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High-quality cattle get spotlight

Video cattle auctions, long a novelty, are now a staple of the livestock industry.

High-quality cattle get spotlight

Video cattle auctions, long a novelty, are now a staple of the livestock industry.

Since their inception more than 30 years ago, current estimates are 20% of the nation’s non-slaughter cattle sell by video. During a two-week period in July, four individual video auctions offered more than 600,000 head. In such an established environment, new ideas become rare.

Three men with lifetimes spent in the cattle and auction businesses have joined forces to create a new twist to the status quo. Lex and Shawn Madden of Torrington, Wyo., are the only brother team to have won individual World Livestock Auctioneering Championship titles in the contest’s 47-year history.

Along with Michael Schmitt of Henry, Neb., the Maddens’ partner in Wyoming’s largest livestock auction, Torrington Livestock, the trio have created Cattle Country Video, designed to bring a new concept to video marketing.

Showcase cattle

“We felt video auctions were becoming too large to adequately represent consignors’ cattle,” says Lex. “The seven-state region of Colorado, Wyoming, Nebraska, North and South Dakota, Utah and Montana produce the highest-quality cattle in large strings in the country but were lost in huge weeklong video offerings. We established Cattle Country Video to showcase these cattle exclusively.”

The idea was to be well-received by consignors. “We expected 25,000 cattle for our inaugural event in Cheyenne, Wyo. We had over 51,000 head,” Lex says.

"Torrington Livestock’s 80-year history combined with new technology to boost CCV’s success,” says Shawn. “When cattle video auctions began, everyone gathered around a television hooked to a big satellite dish at central locations. Later technology allowed most to watch on their home televisions. Modern advances now allow people to watch the live feed on their office computer screen. Production costs have dropped to make smaller auctions feasible and allow more time to be spent on each consignor’s cattle.”

Schmitt worked in the auction business since he was 10 years old, joining Torrington Livestock 19 years ago.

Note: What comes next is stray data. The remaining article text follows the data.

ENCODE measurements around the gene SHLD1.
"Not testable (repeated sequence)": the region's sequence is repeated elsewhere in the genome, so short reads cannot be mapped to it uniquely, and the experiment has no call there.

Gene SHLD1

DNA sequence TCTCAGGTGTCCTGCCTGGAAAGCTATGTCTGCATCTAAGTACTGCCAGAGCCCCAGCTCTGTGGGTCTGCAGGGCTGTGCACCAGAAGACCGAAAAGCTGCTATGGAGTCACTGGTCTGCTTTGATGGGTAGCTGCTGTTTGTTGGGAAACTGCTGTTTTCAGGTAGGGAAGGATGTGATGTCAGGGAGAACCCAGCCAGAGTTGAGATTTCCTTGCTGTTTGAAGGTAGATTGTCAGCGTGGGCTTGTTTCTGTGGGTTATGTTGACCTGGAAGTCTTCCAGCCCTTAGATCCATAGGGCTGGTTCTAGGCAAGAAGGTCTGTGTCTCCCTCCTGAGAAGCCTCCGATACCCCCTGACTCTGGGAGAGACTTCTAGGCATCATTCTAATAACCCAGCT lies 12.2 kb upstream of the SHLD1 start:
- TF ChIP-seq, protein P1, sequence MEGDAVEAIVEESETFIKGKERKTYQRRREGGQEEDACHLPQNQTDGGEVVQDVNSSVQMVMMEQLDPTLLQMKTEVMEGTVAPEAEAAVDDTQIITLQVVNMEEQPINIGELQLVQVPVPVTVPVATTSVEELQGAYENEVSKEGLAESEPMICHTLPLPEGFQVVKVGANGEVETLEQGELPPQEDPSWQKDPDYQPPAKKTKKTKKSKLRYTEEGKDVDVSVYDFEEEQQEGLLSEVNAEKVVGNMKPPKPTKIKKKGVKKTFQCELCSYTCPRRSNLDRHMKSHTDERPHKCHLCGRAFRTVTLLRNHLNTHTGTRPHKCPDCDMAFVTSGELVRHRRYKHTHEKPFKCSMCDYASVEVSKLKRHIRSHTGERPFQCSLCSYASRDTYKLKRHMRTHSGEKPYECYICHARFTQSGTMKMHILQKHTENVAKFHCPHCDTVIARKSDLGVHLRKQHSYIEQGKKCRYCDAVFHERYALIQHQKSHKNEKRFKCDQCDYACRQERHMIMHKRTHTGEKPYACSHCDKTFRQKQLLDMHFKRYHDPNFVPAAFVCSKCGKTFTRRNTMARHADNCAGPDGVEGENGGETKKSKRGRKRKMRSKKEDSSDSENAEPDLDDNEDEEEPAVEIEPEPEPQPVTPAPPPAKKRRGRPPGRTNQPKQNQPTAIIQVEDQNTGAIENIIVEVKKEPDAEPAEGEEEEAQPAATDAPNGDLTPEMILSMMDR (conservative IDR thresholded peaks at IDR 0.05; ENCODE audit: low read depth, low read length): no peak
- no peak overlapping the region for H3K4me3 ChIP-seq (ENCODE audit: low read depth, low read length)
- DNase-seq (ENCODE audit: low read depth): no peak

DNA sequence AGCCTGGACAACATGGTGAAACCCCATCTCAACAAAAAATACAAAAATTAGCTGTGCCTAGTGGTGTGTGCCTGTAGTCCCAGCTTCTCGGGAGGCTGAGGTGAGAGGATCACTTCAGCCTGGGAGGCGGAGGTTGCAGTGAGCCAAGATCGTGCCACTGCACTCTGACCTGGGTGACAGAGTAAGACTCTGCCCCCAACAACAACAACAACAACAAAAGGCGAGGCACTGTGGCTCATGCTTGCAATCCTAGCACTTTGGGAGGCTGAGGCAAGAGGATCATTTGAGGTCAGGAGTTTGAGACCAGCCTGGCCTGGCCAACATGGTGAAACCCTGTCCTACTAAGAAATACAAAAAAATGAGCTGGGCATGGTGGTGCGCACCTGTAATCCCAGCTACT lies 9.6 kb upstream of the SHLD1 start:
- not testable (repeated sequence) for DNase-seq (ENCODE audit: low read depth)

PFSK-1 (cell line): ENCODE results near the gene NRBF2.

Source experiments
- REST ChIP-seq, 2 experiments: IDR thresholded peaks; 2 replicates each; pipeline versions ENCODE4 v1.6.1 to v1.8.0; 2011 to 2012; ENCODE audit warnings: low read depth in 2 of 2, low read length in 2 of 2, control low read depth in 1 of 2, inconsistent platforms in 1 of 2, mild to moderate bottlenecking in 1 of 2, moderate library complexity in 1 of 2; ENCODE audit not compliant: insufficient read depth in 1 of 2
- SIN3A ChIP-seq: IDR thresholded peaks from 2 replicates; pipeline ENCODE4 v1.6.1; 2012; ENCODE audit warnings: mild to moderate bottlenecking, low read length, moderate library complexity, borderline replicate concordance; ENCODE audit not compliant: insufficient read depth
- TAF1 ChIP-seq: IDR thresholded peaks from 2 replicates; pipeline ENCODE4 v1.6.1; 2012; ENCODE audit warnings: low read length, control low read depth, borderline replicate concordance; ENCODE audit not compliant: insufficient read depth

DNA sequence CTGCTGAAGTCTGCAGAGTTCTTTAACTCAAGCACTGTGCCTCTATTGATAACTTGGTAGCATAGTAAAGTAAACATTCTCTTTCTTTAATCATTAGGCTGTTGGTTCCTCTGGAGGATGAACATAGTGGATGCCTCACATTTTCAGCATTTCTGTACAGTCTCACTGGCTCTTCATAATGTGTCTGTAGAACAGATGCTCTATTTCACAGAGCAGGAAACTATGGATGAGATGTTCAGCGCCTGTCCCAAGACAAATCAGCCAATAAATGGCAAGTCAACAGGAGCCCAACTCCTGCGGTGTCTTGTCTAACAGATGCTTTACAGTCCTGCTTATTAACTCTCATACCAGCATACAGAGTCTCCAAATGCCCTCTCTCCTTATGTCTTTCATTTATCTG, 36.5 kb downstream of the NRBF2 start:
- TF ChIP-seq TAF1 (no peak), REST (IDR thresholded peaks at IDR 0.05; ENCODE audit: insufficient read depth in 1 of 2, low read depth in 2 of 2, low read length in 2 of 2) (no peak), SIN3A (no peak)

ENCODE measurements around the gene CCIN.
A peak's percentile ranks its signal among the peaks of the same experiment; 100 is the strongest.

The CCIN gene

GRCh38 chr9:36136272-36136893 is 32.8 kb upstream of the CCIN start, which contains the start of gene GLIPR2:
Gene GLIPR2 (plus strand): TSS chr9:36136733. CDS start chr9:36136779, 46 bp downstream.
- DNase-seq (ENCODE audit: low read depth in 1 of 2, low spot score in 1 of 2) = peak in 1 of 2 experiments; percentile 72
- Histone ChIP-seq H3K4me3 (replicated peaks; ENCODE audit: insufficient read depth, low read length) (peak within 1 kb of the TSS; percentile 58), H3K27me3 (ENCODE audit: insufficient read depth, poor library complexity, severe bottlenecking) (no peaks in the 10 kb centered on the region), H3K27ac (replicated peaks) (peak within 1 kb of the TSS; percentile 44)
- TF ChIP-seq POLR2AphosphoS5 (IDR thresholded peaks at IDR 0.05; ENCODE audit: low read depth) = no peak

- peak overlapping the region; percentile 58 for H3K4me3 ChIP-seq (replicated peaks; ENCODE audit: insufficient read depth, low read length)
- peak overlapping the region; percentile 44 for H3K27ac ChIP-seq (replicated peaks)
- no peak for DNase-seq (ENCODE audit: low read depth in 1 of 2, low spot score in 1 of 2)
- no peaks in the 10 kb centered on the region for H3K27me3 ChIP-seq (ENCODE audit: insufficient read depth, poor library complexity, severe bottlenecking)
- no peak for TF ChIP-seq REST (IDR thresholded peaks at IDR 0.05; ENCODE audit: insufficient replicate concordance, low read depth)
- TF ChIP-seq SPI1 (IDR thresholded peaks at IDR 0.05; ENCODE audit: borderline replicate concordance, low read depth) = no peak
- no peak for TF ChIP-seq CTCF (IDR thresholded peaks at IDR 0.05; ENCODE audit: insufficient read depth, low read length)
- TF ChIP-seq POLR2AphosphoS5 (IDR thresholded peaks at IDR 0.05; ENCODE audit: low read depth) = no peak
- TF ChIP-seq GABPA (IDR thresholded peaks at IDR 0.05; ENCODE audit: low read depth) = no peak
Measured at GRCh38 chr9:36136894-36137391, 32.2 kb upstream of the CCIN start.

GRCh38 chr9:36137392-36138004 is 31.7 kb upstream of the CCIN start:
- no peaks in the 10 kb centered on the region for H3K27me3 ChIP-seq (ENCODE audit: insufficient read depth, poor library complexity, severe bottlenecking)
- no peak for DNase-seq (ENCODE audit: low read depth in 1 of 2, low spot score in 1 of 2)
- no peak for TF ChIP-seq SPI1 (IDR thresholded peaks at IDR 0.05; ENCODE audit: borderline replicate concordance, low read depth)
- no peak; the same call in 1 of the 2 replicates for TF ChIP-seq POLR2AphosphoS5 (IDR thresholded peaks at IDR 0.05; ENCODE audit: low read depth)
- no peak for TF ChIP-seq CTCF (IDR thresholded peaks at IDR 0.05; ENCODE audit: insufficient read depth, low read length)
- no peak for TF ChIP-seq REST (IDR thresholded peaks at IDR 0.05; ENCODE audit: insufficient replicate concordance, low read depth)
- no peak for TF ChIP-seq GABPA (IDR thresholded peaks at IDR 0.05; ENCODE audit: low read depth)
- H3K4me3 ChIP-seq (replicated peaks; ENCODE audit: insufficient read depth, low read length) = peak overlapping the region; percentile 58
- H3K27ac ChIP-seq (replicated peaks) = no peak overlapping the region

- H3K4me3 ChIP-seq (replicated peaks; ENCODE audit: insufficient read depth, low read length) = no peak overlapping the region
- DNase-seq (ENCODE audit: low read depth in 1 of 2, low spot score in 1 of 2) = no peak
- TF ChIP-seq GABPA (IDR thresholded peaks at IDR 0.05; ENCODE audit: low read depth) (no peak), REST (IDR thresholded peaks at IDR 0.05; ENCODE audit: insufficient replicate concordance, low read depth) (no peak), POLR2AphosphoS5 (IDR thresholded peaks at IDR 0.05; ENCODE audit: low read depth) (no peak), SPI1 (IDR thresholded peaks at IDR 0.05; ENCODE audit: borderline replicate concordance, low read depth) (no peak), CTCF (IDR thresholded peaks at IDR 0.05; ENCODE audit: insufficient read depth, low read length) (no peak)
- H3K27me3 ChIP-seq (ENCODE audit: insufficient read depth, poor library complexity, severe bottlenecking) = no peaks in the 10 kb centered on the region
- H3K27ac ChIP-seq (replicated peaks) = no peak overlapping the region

“Cattle buyers today are well-informed and extremely choosey,” he says. “A smaller auction allows us to take extra time to point out an exceptional value of a consignor’s cattle. We cannot guarantee sellers a price. We can guarantee that our organization will give everyone 100% effort to get top dollar for their cattle.

“We are aware that not every string of cattle fits our video auction. Many should go to an auction barn to be merchandised in smaller drafts. An auction and its staff is still the best value in the livestock industry.”

All three men say video auctions are only as good as the field representatives who solicit consignments and supervise deliveries. Thirty quality individuals and livestock auctions spanning their service area work to ensure it works for buyers and sellers alike.

“Many great video organizations have pioneered this business,” says Lex. “We are proud to join them in support of the true price discovery method of the competitive livestock auction.”


Hodgson writes from Brush, Colo.

Sale day is worth the wait

Sale day on a cattle ranch is the biggest day of the year. For a family operation such as the 107-year-old Dunn Ranch near Harrison, Neb., that meant three generations of Dunns made the three-hour trek to Cheyenne, Wyo., to watch their steers sell at auction.

While earlier generations had perched on rows of benches as draft after draft of cattle were driven through the sales ring, conditions were considerably different here. The family gathered around one of the large, white-linen-covered round tables in the Little America Banquet Hall to join hundreds of others as theater-sized screens displayed consignments of cattle from ranches like theirs. Finally, at 10:26 a.m. the first of three drafts representing their year’s efforts walked on to the screen. Less than 10 minutes later the auctioneers declared “sold” on the last of their three lots.

Faint smiles began to replace the subtle nervousness. Heads came together around calculators. There were no cheers. This wasn’t a victory, merely a just reward for long month’s of hard work by the entire family.

At noon, waiters served a full roast beef dinner on the white line table that was their conference table minutes before, quite a change from past decades.


VIDEO PIONEERS: Lex Madden (left), Shawn Madden and Michael Schmitt created Cattle Country Video. Photos by Sue Hodgson

This article published in the October, 2010 edition of WESTERN FARMER-STOCKMAN

All rights reserved. Copyright Farm Progress Cos. 2010.

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